After collegiate swimmers took center stage during the first day of competition at the Phillips 66 National Championships in San Antonio, the most decorated Olympian in history hit the pool Friday evening.
While he didn't participate in the action Thursday, Michael Phelps appeared in the first of his four scheduled events at the USA Swimming National Championships—the men's 200-meter butterfly.
Since Phelps was arrested for the second time on a drunken-driving charge, per the Associated Press (via ESPN.com), he was prohibited from participating in the FINA World Championships in Kazan, Russia. Thus, Phelps has been forced to use the Phillips 66 National Championships as his primary avenue to prominence this summer.
Here's a look at how Friday night's six events shook out:
|Phillips 66 National Championships Friday Results|
|Event||First Place (Time)||Second Place (Time)||Third Place (Time)|
|Women's 100-Meter Backstroke||Claire Adams (59.58)||Georgia Davies (59.93)||Ali Deloof (1:00.36)|
|Men's 200-Meter Freestyle||Maxime Rooney (1:47.10)||Zane Grothe (1:47.11)||Blake Pieroni (1:47.30)|
|Men's 100-Meter Backstroke||Junya Koga (53.20)||Nick Thoman (53.23)||Luke Kaliszak (54.23)|
|Women's 200-Meter Freestyle||Allison Schmitt (1:56.91)||Hali Flickinger (1:58.18)||Katie Drabot (1:58.58)|
|Men's 200-Meter Butterfly||Michael Phelps (1:52.94)||Jack Conger (1:54.54)||Pace Clark (1:56.84)|
|Women's 4x100-Meter Freestyle Relay||University of Louisville (3:44.81)||Carmel Swim Club (3:44.85)||Team Bruin (3:45.54)|
Five events had to take place before Phelps plunged into the water for the 200-meter butterfly, and the women's 100-meter backstroke provided great theater right off the bat.
Claire Adams, 17, blitzed her competition with a winning time of 59.58 seconds.
As Swimming World Magazine noted following the race, Adams' world-ranked swim vaulted her up an important list:
Chris Plumb—who serves as Adams' head coach at Carmel Swim Club in Indiana—provided a look at the national champion on the podium:
"Adams has put herself on a growing list of young Americans (especially in the women’s 100 back) who will look to add new blood to a stagnating American national team as Rio is less than a year away," SwimSwam.com's Karl Ortegon wrote.
Joining Adams in the impressive youngster field was 17-year-old Maxime Rooney, who held off a hard charge from Auburn's Zane Grothe to capture first place at the men's 200-meter freestyle.
Grothe's final lap clocked in at a whopping 26.39 seconds, which was 1.25 seconds faster than Rooney's sprint down the home stretch. However, the fact that Rooney was able to accrue a 0.87-second edge over the first 50 meters helped set the tone for his slim margin of victory.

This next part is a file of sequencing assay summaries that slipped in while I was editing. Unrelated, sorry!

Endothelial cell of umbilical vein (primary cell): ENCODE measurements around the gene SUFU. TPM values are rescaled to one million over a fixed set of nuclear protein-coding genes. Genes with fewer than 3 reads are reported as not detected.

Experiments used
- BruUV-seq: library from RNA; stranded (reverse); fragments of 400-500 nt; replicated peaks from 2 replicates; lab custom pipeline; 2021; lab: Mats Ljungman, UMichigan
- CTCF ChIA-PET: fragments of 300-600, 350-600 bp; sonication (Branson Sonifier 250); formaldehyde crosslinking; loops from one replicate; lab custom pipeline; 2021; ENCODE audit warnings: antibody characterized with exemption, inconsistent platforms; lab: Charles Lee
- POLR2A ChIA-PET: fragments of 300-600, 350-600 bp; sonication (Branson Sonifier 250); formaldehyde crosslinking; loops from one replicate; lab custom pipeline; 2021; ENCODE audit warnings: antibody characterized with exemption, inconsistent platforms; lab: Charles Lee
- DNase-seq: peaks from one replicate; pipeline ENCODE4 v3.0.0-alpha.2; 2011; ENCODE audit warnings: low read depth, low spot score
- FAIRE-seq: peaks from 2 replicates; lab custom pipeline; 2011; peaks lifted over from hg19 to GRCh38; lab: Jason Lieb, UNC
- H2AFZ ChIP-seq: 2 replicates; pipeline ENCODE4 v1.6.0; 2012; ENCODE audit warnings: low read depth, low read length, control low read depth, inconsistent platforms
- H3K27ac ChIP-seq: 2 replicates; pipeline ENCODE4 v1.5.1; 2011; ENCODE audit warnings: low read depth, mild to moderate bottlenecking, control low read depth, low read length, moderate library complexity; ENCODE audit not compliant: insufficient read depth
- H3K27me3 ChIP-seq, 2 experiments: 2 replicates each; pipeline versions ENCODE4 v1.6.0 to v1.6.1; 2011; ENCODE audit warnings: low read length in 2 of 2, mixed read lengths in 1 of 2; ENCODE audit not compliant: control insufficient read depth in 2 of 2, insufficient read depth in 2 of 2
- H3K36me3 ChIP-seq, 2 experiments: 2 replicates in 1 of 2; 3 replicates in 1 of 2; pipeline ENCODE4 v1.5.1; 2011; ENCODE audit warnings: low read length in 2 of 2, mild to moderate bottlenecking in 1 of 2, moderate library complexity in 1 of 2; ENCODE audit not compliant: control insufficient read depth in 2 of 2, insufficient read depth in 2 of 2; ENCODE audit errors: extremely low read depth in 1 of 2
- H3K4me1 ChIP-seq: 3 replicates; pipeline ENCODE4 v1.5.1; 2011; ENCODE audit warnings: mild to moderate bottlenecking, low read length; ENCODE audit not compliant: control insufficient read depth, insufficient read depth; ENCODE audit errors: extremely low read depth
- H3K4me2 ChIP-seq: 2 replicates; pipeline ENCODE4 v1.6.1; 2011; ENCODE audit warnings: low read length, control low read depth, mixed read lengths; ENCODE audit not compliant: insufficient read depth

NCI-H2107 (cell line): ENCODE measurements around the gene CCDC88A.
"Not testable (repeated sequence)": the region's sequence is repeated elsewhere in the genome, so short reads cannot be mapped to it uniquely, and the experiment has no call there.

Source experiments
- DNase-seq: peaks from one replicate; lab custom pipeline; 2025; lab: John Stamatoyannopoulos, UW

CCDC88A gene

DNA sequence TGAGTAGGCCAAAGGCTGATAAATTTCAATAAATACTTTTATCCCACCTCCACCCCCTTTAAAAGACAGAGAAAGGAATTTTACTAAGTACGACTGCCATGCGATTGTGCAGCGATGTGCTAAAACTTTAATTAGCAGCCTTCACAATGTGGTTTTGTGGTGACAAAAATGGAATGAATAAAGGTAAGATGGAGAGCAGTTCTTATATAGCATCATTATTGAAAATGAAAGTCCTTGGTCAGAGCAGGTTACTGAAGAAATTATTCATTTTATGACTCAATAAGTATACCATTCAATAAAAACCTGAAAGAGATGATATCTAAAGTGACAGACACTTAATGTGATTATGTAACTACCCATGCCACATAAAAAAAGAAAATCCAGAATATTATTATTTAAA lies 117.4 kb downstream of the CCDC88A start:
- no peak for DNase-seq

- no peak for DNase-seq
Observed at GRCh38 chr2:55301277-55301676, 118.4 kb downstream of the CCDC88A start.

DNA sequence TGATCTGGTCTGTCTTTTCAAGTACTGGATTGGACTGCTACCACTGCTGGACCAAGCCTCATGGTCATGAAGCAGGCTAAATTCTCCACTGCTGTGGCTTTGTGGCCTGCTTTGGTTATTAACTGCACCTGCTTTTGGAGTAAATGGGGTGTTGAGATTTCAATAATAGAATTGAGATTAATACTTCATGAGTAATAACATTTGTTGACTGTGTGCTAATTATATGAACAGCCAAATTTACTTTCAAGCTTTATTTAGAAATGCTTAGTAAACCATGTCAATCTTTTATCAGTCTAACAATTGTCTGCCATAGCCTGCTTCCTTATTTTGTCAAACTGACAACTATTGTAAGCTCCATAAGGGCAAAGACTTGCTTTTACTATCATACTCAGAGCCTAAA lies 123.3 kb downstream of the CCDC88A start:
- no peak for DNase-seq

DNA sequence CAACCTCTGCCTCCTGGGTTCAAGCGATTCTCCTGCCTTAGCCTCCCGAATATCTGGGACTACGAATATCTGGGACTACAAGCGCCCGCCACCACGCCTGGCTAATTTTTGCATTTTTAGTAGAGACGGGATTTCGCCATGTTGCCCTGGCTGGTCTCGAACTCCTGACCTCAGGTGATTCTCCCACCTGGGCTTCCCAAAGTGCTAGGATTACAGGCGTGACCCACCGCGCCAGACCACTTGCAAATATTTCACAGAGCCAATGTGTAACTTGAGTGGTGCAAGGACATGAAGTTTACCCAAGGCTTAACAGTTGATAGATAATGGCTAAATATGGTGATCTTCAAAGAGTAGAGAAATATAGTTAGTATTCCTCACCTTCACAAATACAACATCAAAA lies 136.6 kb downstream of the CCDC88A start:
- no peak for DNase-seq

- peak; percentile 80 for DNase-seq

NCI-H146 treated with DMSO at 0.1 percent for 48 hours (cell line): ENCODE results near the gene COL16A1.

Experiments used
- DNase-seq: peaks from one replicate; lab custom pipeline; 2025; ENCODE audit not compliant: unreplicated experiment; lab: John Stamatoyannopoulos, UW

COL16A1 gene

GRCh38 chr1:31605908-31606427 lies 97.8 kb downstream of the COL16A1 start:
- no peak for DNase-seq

Jack Conger of the University of Texas would have been the favorite, but according to SwimSwam.com's Anne Lepesant, he opted to drop out of the 200-meter freestyle final despite posting the top preliminary time (1:47.62), which was actually a personal best by nearly a second.
Instead, Conger directed all of his energy toward a 200-meter butterfly showdown with Phelps.
After Phelps recorded the top preliminary time at 1:55.15, he tallied a final time of 1:52.54 in the butterfly, which was nearly two seconds faster than Conger (1:54.54), who finished second.
Not only was Phelps' time the fastest in the world this year for the 200-meter butterfly, per Swimming World Magazine, but it also ranked as the fastest time in over five years, per SwimSwam Live on Twitter:
NBC Sports' Nick Zaccardi put the impressive time in perspective:
And as Swimming World's David Rieder noted, Phelps seemed thrilled with his first showing of the weekend:
2012 Olympic bronze medalist swimmer Caitlin Leverenz chimed in with her take on Phelps' blistering time:
Considering Phelps felt exceptionally comfortable following his preliminary swim, it's no wonder he came out guns blazing for the nightcap.
"I felt good," Phelps said, according to the San Antonio Express-News' Jerry Briggs. "Stroke felt decent. It’s a good morning swim. I mean, I don’t know how many times I’ve been 1:55 low in the morning."
Olympic gold medalist Allison Schmitt proceeded to torch her fellow swimmers in the women's 200-meter freestyle final. Considered the favorite entering the event, Schmitt downed the University of Georgia's Hali Flickinger by nearly 1.3 seconds in a final that lived up to expectations.
Although there's officially a bow on Friday's action, the spotlight will continue to shine bright on Phelps as he preps for a showing in the men's 100-meter butterfly Saturday in San Antonio. As a reminder, Phelps is also primed to compete in the 200-meter individual medley on Sunday and the 200-meter breaststroke when the national championships conclude Monday.
But with a 200-meter butterfly title in the bag and momentum building, Phelps will be viewed as the undisputed favorite as he looks to keep things rolling in a shorter race Saturday night.